The Things Dog Owners Say That Make This Trainer Crazy
Published on March 03, 2015
I love animals; that’s why I became a dog trainer. But a large part of my job involves working with people, and while I tend to be a peaceful, diplomatic person, I am sometimes rubbed the wrong way by pet owners, particularly when their actions directly influence their dogs for the worse.
One of my biggest frustrations is pet owners who won’t take the time to train their dogs, but I have some other hot buttons as well — specifically, people who assume that their pet’s behavior is just the dog being a dog. While unwanted behavior is sometimes related to genetic factors, more often, a dog misbehaves either because he’s never been taught any differently or because the rewards for the bad behavior are greater than the rewards for the alternative.
Fortunately, there’s always time to change your dog’s behavior — and yours. Here are five of my biggest pet-owner peeves and why they make me so crazy.
Don’t Blame the Dog
“My dog is the alpha. He acts that way, because he’s dominant.”
This is a lousy excuse — dominance is not a personality trait in animals but a dynamic, fluid relationship between individuals in response to different resources. Forcing a dog into submission through methods like alpha rolls can hinder trust and increase aggression. In my experience, dogs who are said to be dominant are typically anxious and insecure. These dogs fare better with training that focuses on building their confidence and rewarding alternative choices.
“He’s spiteful/stubborn/just doesn’t want to listen.”
I highly doubt that your dog doesn’t come when called just to spite you. Instead, he probably enjoys the freedom he has when he’s off the leash over what happens when he’s clipped to the end of the leash. A dog who potties on the rug while you’re away isn’t getting back at you for leaving — more likely, he is anxious or was left alone for too long. Seemingly spiteful or stubborn behavior can be eliminated by teaching your dog the acceptable behavior — to come when called, for example — and making that behavior desirable to him by rewarding it with treats and praise.
“He gets plenty of exercise in the backyard.”
Most dogs do not get even a fraction of the amount of exercise their owners assume they get — or that they need — in the yard. Instead of running and playing, your dog is more likely to saunter around a little before lying down in the grass or waiting patiently by the door. Your backyard also does not provide the essential environmental stimuli needed to keep your dog’s social and investigatory needs satisfied. In other words, there aren’t enough things to see and hear and smell. Take your dog on a real walk, visit the dog park or participate in other activities, like agility or fly ball, to provide both the physical activity and mental challenge he requires.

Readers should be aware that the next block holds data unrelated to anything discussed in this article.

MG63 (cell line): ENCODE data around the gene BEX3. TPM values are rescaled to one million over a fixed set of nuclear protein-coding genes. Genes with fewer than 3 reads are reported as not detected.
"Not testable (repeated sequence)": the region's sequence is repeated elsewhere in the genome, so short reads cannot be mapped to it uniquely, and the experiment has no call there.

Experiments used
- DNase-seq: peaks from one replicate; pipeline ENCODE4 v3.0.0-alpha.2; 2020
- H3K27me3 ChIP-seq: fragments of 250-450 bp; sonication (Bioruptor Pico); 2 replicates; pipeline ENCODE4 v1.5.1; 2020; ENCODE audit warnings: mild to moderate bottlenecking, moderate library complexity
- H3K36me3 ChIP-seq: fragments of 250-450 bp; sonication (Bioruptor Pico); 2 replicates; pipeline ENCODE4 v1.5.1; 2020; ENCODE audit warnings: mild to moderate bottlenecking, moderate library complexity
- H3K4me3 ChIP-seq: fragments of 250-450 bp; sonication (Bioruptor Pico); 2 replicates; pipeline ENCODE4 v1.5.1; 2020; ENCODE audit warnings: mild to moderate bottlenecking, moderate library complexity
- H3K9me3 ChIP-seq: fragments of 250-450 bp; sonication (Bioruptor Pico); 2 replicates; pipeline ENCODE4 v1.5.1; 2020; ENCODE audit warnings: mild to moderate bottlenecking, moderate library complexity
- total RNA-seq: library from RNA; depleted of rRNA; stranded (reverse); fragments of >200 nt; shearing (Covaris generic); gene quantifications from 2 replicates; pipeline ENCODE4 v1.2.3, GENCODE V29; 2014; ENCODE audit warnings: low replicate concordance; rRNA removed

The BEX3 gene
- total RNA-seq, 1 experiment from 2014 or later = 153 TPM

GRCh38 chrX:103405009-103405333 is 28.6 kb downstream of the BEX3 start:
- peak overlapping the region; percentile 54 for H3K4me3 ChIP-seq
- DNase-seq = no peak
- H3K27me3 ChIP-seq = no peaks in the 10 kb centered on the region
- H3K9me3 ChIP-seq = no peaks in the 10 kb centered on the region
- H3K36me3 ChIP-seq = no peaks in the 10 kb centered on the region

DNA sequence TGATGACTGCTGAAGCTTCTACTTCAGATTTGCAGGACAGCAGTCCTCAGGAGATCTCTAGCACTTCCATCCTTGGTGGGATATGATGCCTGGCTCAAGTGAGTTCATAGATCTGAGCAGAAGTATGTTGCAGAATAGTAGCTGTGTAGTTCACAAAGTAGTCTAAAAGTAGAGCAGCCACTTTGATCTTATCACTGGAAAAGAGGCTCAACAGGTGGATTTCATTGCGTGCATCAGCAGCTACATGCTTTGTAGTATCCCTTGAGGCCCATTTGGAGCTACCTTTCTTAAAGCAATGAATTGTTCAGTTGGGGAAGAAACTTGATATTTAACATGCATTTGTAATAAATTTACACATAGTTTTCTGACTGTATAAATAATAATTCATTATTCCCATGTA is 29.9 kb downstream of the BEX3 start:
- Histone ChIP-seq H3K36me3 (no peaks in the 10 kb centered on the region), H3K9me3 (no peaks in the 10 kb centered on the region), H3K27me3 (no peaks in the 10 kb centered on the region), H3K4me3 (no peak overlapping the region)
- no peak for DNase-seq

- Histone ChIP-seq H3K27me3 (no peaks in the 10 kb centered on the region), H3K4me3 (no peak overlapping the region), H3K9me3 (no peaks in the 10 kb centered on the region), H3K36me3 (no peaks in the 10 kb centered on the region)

“He’s fine in the yard by himself.”
Leaving your dog in the yard, possibly barking his heart out for hours on end, doesn’t accomplish anything other than annoying the neighbors. In fact, it can put your dog in a potentially dangerous situation. He probably isn’t entertaining himself; he can be upset and bored, and may take his frustrations out on anyone who gets too close — including the neighbors or their kids. That invisible fence you’re relying on to keep your dog in the yard doesn’t keep animals and neighbor kids out, which can lead to disaster. And if your dog wants out badly enough, he can escape. Chaining your dog is an even worse option; your dog may be even more frustrated and upset, and may be more primed to attack anyone who approaches him. If your dog shows concerning behavior when out in a fenced area, supervise him while he’s outside and then take him back inside where he can spend time with your human family rather than leaving him alone in the yard.
“The dog doesn’t mind when the baby plays with him — and it’s cute!”
Your aren’t doing your dog or your child any favors by allowing this. Hugs and kisses might be cute to people, but to a dog, they can be threatening. Your dog shouldn’t have to tolerate being pinched, grabbed, poked, stood on, climbed over and cornered by your child, nor should he be blamed if this behavior ends in a bite. It’s important that you allow only positive, non-stressful interactions between your child and the dog, and that you always supervise any time the two spend together. It is also crucial that you teach your child the right way to interact with your dog, because she will treat other dogs the same way — and if she is allowed to poke and pull at your pet, she may do the same to someone else’s dog and wind up getting bitten.
Phew, I’m done. My load is lightened — I’ve said what I’ve needed to say. I hope you feel inspired to make a change and do better for your dog. Can I get an amen?
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